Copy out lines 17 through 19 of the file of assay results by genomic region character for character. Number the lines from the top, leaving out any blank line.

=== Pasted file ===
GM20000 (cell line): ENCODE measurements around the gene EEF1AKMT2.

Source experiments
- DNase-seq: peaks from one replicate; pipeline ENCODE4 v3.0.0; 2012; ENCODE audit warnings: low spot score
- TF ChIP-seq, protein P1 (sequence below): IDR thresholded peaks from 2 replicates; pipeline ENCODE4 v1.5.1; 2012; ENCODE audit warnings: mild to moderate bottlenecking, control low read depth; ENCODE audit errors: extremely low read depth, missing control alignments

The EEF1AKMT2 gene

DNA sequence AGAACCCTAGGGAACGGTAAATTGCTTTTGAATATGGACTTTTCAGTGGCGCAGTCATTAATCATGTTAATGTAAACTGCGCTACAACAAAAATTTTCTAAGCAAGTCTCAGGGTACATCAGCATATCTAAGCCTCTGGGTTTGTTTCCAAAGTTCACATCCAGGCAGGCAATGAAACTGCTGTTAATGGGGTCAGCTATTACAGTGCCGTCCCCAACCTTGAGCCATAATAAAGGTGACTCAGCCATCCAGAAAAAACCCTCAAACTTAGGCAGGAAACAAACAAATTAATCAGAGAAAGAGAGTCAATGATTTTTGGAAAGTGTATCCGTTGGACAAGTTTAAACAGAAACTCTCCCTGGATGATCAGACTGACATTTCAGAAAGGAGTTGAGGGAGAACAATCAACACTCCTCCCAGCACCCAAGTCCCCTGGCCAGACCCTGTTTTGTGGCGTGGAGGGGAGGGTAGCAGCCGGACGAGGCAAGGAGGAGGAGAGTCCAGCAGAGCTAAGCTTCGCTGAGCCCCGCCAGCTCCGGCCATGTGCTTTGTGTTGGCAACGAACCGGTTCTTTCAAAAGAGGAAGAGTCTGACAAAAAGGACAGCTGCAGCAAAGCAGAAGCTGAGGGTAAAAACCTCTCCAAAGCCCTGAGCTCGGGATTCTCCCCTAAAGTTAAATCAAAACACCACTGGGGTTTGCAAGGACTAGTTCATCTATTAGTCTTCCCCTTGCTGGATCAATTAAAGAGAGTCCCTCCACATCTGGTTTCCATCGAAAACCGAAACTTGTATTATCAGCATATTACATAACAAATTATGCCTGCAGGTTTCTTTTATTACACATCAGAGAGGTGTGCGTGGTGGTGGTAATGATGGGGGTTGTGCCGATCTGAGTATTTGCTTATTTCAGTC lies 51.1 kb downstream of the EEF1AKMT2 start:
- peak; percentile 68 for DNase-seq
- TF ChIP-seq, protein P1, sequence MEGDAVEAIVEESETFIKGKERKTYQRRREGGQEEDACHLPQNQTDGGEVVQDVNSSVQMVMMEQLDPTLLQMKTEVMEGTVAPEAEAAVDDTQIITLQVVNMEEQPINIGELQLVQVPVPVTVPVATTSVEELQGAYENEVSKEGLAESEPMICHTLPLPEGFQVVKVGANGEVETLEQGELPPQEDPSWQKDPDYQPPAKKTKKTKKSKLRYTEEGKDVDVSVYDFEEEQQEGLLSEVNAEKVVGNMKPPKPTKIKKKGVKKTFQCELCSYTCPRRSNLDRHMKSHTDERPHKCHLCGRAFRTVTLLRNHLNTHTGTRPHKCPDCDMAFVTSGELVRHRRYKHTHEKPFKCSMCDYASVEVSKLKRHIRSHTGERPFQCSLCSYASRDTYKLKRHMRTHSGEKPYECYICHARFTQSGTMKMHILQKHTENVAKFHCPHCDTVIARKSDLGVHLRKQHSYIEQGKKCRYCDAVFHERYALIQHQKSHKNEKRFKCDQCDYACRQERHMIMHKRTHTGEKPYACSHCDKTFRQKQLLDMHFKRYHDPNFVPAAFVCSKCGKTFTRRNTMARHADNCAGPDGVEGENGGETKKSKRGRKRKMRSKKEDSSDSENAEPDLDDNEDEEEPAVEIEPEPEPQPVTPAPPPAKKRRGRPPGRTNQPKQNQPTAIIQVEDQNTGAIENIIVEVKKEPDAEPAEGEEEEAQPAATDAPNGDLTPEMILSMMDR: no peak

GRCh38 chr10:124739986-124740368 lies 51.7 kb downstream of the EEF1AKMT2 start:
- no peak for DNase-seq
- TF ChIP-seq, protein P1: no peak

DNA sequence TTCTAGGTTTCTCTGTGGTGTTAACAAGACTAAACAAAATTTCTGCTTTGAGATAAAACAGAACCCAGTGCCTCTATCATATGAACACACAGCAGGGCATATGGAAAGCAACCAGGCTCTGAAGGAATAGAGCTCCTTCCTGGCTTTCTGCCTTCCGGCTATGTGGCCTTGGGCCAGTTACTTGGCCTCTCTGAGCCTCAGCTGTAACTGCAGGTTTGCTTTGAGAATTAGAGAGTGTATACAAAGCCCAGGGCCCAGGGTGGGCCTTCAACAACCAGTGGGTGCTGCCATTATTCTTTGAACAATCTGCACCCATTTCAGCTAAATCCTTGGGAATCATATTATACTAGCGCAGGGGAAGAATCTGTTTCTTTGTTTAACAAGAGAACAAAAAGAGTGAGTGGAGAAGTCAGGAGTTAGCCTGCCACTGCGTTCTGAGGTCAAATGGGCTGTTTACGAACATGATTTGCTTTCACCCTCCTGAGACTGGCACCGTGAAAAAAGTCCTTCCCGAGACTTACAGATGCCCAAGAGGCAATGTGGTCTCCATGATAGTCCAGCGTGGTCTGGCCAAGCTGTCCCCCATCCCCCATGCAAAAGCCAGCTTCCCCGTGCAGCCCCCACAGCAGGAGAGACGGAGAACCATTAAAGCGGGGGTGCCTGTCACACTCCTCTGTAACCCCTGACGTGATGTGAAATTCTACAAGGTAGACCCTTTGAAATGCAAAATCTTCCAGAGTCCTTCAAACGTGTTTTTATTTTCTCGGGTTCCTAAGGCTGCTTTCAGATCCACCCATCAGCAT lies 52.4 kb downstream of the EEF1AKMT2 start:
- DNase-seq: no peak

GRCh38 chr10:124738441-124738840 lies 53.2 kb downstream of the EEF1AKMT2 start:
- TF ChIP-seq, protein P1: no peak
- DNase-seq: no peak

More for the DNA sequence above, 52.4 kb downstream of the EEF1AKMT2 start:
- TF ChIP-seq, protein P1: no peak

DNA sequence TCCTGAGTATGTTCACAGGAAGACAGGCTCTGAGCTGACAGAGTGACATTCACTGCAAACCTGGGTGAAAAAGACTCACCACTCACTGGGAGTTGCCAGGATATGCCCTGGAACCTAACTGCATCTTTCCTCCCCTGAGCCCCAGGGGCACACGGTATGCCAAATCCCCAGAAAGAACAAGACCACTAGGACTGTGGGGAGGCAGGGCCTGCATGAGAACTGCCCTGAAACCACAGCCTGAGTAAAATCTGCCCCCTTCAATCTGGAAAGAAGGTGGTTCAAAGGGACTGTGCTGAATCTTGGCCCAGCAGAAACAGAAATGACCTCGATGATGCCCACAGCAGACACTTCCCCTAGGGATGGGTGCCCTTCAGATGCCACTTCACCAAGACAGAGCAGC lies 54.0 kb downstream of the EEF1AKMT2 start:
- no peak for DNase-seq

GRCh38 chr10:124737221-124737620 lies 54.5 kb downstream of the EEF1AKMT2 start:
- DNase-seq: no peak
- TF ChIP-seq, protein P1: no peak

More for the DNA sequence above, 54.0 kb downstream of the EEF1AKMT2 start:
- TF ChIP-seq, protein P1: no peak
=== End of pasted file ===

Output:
More for the DNA sequence above, 52.4 kb downstream of the EEF1AKMT2 start:
- TF ChIP-seq, protein P1: no peak

DNA sequence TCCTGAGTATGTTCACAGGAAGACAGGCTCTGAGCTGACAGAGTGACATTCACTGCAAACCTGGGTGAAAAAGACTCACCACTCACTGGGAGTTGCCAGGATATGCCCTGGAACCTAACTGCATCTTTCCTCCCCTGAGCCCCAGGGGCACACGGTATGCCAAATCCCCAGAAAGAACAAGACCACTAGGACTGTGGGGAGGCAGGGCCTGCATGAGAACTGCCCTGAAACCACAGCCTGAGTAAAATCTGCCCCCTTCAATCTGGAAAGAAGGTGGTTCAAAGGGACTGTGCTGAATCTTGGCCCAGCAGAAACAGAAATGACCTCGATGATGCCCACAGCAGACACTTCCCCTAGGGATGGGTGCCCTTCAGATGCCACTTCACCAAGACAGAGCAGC lies 54.0 kb downstream of the EEF1AKMT2 start: